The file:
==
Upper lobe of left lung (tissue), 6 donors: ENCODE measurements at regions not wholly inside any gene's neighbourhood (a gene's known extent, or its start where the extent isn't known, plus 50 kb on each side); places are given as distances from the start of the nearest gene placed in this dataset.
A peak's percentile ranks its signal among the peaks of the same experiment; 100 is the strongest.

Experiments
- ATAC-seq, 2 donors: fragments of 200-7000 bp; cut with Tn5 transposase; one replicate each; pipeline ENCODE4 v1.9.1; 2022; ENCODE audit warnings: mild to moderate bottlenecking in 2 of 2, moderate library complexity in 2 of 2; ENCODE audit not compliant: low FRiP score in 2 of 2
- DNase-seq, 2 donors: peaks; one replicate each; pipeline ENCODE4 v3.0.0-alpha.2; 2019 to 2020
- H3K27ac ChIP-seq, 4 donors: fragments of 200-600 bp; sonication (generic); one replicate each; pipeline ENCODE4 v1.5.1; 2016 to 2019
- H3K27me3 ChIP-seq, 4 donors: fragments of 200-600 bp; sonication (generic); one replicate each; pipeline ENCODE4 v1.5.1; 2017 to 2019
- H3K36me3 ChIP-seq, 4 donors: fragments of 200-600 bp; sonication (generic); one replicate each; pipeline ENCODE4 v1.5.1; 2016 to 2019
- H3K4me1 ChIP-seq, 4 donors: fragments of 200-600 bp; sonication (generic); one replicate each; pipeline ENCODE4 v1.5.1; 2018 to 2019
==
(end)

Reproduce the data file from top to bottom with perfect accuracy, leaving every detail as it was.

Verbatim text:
Upper lobe of left lung (tissue), 6 donors: ENCODE measurements at regions not wholly inside any gene's neighbourhood (a gene's known extent, or its start where the extent isn't known, plus 50 kb on each side); places are given as distances from the start of the nearest gene placed in this dataset.
A peak's percentile ranks its signal among the peaks of the same experiment; 100 is the strongest.

Experiments
- ATAC-seq, 2 donors: fragments of 200-7000 bp; cut with Tn5 transposase; one replicate each; pipeline ENCODE4 v1.9.1; 2022; ENCODE audit warnings: mild to moderate bottlenecking in 2 of 2, moderate library complexity in 2 of 2; ENCODE audit not compliant: low FRiP score in 2 of 2
- DNase-seq, 2 donors: peaks; one replicate each; pipeline ENCODE4 v3.0.0-alpha.2; 2019 to 2020
- H3K27ac ChIP-seq, 4 donors: fragments of 200-600 bp; sonication (generic); one replicate each; pipeline ENCODE4 v1.5.1; 2016 to 2019
- H3K27me3 ChIP-seq, 4 donors: fragments of 200-600 bp; sonication (generic); one replicate each; pipeline ENCODE4 v1.5.1; 2017 to 2019
- H3K36me3 ChIP-seq, 4 donors: fragments of 200-600 bp; sonication (generic); one replicate each; pipeline ENCODE4 v1.5.1; 2016 to 2019
- H3K4me1 ChIP-seq, 4 donors: fragments of 200-600 bp; sonication (generic); one replicate each; pipeline ENCODE4 v1.5.1; 2018 to 2019